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Stuart Bronstein
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      10-30-2007, 03:26 AM
(E-Mail Removed) wrote:

> The reason for section 645 has to do with fiscal years. A
> trust is required in most circumstances to use a calendar
> year as its fiscal year. An estate can pick any fiscal year
> end that it wishes. By making the 645 election, the trustee
> of a decedant's previously revocable trust agrees to report
> all of the trust's income on the decedant's estate's income
> tax return. This essentially lets the trust adopt a fiscal
> year for up to two years after the decedant dies.


Thanks, Chris. I didn't know that. Now it makes sense.

Stu

<< ------------------------------------------------------- >>
<< The foregoing was not intended or written to be used, >>
<< nor can it used, for the purpose of avoiding penalties >>
<< that may be imposed upon the taxpayer. >>
<< >>
<< The Charter and the Guidelines for submitting posts >>
<< to this newsgroup as well as our anti-spamming policy >>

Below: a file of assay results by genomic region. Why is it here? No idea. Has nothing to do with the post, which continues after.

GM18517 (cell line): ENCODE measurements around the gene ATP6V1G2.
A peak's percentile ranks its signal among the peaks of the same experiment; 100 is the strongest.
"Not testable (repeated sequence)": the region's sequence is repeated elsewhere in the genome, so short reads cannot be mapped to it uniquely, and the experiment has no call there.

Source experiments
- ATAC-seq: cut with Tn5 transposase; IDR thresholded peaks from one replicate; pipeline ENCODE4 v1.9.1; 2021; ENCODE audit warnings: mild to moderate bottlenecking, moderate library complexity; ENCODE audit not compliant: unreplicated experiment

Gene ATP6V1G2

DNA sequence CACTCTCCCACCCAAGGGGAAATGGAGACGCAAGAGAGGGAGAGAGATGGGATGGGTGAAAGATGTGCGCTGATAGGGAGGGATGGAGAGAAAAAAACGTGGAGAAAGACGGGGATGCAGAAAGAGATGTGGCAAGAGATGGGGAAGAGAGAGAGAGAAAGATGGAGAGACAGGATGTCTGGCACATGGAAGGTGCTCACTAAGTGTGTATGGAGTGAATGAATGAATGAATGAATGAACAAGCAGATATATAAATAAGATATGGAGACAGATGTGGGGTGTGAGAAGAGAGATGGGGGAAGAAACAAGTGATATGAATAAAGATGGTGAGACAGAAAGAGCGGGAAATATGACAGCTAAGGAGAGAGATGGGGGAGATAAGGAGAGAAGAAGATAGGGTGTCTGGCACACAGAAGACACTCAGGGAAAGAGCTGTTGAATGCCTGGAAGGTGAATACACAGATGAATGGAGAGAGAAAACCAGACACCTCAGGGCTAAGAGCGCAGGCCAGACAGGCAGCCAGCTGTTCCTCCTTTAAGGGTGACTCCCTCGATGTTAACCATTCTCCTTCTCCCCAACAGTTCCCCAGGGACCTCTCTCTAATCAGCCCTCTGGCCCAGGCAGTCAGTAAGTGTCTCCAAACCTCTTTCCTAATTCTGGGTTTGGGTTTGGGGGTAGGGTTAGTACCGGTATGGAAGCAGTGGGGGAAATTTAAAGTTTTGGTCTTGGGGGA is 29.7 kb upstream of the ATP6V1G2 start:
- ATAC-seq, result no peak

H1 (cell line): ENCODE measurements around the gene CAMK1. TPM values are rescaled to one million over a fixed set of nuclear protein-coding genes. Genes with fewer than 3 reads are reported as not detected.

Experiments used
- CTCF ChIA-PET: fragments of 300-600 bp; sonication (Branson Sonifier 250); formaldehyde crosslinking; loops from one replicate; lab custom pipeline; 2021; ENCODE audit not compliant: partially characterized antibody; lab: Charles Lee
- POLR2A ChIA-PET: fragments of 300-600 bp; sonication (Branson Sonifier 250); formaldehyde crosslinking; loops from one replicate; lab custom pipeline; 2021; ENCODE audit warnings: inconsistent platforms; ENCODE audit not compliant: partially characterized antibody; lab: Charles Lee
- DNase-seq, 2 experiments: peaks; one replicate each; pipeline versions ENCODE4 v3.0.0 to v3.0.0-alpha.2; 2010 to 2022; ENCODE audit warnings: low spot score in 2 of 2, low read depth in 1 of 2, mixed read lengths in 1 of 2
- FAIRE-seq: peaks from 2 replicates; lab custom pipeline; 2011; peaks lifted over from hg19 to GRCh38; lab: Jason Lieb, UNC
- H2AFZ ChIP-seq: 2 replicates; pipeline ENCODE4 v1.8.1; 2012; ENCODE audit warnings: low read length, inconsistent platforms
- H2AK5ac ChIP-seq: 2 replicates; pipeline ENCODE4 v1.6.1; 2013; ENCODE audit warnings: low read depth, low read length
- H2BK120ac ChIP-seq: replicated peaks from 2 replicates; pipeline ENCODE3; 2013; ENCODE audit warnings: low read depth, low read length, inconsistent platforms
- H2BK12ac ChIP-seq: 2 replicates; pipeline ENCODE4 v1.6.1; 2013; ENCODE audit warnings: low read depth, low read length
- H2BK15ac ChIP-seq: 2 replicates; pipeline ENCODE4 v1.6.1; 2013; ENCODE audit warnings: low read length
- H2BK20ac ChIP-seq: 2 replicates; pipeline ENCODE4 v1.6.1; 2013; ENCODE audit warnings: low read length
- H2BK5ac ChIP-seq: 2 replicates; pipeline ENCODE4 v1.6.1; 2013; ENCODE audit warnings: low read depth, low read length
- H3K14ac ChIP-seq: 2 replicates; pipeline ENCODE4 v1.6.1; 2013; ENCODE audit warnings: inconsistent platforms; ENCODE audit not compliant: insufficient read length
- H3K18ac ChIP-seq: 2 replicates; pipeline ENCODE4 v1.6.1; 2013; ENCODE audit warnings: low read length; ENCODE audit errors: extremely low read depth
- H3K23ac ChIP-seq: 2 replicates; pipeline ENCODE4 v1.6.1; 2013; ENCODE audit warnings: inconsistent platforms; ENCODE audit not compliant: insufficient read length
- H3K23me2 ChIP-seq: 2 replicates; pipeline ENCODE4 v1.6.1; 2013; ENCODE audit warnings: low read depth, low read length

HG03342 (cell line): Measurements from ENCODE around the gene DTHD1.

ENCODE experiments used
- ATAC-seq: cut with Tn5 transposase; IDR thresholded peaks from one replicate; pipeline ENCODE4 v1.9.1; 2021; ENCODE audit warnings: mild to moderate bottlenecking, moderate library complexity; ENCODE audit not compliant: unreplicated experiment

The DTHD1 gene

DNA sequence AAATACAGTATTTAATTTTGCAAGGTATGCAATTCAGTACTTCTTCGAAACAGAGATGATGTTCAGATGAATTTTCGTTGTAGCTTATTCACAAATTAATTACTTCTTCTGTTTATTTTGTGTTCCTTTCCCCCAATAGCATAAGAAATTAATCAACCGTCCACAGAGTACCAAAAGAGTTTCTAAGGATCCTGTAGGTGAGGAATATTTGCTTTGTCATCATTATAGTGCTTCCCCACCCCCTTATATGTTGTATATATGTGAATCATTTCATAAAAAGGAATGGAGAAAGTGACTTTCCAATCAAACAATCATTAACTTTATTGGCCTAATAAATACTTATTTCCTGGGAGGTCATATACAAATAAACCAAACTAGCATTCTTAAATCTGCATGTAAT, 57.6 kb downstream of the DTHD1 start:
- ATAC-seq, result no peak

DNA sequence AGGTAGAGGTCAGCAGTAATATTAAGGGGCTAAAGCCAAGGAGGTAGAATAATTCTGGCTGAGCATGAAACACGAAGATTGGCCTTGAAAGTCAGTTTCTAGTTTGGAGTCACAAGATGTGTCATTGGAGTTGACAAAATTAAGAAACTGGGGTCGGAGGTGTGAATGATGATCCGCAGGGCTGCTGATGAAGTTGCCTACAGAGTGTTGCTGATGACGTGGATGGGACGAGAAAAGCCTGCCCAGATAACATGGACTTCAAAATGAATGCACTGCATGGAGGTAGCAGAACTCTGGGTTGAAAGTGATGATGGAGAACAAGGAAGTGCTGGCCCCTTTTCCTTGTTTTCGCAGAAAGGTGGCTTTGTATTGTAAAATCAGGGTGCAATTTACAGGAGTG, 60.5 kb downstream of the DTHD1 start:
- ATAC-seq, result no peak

<< are at www.asktax.org. >>
<< Copyright (2007) - All rights reserved. >>
<< ------------------------------------------------------- >>
 
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Drew Edmundson
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      10-30-2007, 03:26 AM
Stuart Bronstein <(E-Mail Removed)> wrote:
> Perplexed wrote:


>> I am winding up her affairs and wish to park a substantial
>> sum in a savings account at the bank where the revocable
>> (now irrevacable) living trust has an account. The bank is
>> insisting on a tax ID (not SSN) for the now irrevacable
>> living trust. She passed away within the last 6 weeks and I
>> am uncertain when her affairs will be settled - not more
>> than 6 months I hope.


> The moment your mother died her trust became irrevocable.
> The moment it became irrevocable it became a separate
> tax-paying entity, requiring its own tax ID number.
>
> Also the moment your mother died her estate became a
> separate tax- paying entity.


>> If I wish to earn interest on the cash proceeds of her
>> estate I need a tax ID. The only question on the table is
>> the election to count the interest as a part of her estate.


> It seems to me the only reason to do that is that income tax
> on the estate would be less than tax on the trust. But both
> estates and trusts have the same marginal rates. So what's
> the benefit? In fact, if you add estate taxable income to
> trust taxable income (if there is any difference) then the
> total tax might be pushed into a higher than necessary tax
> bracket and income taxes would actually be higher.


Possible benefits of the Section 645 election:

One return is required instead of two. Which can save
professional fees and simplify things for the executor.

The loss in one entity can be claimed against the income in